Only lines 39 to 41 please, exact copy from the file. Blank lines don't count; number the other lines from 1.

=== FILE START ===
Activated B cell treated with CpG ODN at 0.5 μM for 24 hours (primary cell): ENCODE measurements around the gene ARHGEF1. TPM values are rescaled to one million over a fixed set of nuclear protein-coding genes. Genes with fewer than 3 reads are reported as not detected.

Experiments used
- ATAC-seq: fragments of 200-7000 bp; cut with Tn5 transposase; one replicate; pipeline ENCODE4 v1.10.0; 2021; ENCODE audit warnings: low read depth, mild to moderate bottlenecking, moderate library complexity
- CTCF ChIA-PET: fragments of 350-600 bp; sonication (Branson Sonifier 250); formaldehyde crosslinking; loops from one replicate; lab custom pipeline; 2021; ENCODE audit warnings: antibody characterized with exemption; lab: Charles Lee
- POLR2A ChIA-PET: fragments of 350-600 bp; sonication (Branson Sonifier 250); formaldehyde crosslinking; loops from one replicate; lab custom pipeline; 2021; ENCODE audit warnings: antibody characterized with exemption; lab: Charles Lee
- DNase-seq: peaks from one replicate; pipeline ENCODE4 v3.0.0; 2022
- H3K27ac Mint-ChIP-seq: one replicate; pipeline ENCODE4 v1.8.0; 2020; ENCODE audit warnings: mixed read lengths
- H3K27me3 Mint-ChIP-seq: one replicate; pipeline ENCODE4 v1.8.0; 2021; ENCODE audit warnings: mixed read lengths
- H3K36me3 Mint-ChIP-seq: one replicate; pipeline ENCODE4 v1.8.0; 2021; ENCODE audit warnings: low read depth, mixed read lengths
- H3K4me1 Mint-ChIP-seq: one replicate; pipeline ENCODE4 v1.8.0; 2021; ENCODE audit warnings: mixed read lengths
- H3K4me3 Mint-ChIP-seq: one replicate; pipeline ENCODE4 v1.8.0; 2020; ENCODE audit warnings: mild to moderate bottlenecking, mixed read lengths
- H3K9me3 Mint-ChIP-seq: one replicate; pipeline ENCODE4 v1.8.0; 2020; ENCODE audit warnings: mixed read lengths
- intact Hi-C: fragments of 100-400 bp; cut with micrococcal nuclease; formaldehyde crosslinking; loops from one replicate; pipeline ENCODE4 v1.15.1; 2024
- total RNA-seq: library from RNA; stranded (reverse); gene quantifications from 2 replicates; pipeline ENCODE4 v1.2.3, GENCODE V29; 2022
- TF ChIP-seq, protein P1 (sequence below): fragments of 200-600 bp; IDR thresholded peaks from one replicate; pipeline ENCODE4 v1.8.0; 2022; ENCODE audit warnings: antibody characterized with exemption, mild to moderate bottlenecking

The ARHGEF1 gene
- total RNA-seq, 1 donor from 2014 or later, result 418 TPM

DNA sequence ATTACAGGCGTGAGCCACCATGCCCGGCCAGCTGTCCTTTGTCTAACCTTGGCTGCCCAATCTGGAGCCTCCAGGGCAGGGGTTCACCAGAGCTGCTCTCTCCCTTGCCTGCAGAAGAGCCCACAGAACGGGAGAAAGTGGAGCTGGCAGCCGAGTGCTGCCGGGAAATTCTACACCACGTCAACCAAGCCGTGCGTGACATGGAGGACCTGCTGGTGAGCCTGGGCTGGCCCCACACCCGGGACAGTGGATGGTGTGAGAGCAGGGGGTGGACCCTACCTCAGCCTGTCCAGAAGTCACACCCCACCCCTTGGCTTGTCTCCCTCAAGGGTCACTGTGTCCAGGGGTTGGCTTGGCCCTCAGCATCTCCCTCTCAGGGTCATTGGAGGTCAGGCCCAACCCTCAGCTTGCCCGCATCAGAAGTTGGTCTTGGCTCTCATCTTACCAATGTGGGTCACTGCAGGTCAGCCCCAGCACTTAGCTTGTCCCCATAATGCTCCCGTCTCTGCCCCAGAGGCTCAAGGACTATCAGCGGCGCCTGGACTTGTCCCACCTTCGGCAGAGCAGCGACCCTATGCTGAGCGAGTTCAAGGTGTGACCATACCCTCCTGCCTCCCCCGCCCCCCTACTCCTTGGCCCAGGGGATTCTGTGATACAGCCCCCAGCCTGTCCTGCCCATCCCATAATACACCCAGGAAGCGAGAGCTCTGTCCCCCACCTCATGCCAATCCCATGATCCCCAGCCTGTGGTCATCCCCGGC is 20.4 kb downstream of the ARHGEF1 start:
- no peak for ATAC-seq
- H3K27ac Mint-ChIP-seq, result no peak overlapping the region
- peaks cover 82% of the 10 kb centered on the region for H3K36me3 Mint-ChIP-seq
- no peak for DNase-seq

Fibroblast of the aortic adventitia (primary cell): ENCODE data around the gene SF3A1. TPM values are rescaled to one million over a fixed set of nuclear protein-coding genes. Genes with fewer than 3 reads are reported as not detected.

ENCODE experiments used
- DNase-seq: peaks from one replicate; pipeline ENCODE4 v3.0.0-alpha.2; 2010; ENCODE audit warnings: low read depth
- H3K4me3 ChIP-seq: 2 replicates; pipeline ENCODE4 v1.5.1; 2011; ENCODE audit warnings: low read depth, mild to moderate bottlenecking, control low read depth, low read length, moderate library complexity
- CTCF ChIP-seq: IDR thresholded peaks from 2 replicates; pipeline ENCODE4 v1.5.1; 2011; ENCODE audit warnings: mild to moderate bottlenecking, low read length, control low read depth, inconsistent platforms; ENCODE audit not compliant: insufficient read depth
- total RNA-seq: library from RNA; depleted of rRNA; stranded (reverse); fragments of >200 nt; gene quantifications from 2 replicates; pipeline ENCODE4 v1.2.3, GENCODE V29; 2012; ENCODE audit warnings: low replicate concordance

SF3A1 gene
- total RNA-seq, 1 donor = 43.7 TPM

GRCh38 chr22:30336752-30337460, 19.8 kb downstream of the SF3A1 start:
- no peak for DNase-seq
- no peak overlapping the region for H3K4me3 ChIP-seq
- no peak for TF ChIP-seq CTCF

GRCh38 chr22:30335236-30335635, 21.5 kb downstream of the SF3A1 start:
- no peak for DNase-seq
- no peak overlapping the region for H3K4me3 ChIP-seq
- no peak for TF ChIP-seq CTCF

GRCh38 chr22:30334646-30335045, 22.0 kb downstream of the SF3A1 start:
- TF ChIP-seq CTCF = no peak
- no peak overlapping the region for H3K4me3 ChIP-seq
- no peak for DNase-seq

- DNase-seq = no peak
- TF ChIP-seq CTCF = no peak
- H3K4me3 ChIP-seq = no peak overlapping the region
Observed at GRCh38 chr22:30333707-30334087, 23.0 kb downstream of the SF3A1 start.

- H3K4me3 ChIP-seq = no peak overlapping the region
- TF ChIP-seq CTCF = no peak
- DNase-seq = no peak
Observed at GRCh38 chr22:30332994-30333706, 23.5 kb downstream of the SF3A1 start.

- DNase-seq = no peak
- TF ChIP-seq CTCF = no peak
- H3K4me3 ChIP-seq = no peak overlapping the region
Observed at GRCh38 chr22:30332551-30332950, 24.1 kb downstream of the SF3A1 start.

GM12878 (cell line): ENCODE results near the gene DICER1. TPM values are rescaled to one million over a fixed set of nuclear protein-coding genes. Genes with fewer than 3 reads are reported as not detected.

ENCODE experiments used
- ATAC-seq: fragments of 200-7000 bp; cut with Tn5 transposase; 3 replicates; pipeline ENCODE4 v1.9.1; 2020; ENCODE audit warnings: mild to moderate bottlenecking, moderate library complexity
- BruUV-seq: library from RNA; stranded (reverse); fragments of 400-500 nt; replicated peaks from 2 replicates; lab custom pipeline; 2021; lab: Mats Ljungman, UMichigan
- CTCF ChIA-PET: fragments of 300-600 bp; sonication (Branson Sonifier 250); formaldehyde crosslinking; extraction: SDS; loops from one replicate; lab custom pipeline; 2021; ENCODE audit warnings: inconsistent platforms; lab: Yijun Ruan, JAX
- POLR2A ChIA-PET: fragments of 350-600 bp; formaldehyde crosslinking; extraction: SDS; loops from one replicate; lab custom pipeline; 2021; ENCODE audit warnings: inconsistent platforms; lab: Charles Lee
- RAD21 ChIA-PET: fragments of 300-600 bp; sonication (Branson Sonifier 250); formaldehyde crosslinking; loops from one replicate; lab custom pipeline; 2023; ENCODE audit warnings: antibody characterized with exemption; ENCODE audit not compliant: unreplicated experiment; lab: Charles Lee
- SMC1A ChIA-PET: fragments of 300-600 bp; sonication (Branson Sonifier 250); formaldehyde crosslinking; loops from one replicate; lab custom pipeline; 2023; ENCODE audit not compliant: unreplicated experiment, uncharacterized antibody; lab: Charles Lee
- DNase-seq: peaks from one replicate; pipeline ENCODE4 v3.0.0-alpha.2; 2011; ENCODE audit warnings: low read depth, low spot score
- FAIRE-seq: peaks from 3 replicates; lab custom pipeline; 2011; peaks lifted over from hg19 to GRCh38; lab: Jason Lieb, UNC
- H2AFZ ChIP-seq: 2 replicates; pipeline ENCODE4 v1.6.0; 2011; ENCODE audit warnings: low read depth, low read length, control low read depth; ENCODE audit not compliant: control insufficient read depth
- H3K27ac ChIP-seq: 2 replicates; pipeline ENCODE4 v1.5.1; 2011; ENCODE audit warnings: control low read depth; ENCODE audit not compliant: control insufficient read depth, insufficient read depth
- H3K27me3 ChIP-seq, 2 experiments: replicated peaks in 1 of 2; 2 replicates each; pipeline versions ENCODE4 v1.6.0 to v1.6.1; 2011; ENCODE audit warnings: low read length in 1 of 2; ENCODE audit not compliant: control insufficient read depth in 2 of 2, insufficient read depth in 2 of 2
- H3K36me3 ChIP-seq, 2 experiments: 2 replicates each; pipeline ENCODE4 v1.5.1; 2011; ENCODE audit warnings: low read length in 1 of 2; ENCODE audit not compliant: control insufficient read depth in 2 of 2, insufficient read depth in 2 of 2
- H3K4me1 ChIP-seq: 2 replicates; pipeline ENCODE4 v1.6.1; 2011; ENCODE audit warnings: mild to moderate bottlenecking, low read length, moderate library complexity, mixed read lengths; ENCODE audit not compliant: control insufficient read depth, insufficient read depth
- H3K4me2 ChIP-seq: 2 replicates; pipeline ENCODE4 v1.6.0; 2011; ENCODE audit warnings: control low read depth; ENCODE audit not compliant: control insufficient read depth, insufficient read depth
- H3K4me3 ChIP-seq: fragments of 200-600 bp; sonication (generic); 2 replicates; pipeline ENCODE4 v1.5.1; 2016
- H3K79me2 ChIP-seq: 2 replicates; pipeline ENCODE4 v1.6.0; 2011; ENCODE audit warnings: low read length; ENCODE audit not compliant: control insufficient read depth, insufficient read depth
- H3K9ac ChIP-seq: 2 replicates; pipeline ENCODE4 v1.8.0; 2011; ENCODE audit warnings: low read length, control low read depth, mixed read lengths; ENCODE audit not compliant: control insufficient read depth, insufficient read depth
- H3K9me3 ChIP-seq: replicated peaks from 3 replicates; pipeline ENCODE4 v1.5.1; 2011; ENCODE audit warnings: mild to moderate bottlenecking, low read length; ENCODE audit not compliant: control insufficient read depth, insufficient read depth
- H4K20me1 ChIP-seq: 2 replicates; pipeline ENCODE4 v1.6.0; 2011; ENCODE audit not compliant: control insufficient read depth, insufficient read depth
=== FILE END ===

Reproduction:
GRCh38 chr22:30334646-30335045, 22.0 kb downstream of the SF3A1 start:
- TF ChIP-seq CTCF = no peak
- no peak overlapping the region for H3K4me3 ChIP-seq